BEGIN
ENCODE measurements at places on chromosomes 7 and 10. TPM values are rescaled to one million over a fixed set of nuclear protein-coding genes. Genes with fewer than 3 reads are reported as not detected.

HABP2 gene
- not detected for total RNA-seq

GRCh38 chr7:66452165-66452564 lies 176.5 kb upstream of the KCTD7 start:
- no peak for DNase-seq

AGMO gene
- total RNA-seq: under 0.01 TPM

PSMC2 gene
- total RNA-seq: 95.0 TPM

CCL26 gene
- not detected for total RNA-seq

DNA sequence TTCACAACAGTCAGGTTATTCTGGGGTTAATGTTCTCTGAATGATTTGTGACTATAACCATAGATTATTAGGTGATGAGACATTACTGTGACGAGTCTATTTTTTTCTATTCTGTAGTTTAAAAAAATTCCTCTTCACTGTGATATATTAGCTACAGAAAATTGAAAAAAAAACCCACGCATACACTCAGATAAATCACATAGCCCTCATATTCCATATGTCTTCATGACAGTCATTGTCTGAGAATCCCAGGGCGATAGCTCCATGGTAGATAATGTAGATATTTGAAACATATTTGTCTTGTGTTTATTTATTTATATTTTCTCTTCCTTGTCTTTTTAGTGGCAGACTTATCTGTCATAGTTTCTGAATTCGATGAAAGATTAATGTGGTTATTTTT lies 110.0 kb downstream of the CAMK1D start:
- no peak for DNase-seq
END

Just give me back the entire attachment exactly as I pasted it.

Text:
ENCODE measurements at places on chromosomes 7 and 10. TPM values are rescaled to one million over a fixed set of nuclear protein-coding genes. Genes with fewer than 3 reads are reported as not detected.

HABP2 gene
- not detected for total RNA-seq

GRCh38 chr7:66452165-66452564 lies 176.5 kb upstream of the KCTD7 start:
- no peak for DNase-seq

AGMO gene
- total RNA-seq: under 0.01 TPM

PSMC2 gene
- total RNA-seq: 95.0 TPM

CCL26 gene
- not detected for total RNA-seq

DNA sequence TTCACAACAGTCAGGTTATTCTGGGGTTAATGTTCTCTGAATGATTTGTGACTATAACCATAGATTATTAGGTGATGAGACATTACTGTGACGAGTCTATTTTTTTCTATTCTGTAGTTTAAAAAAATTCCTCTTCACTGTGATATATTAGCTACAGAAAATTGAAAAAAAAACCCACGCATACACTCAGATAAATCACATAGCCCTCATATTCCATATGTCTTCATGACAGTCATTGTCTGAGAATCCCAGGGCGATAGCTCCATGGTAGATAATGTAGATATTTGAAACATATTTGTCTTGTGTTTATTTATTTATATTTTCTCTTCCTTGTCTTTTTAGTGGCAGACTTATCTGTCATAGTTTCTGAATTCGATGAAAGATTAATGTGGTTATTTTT lies 110.0 kb downstream of the CAMK1D start:
- no peak for DNase-seq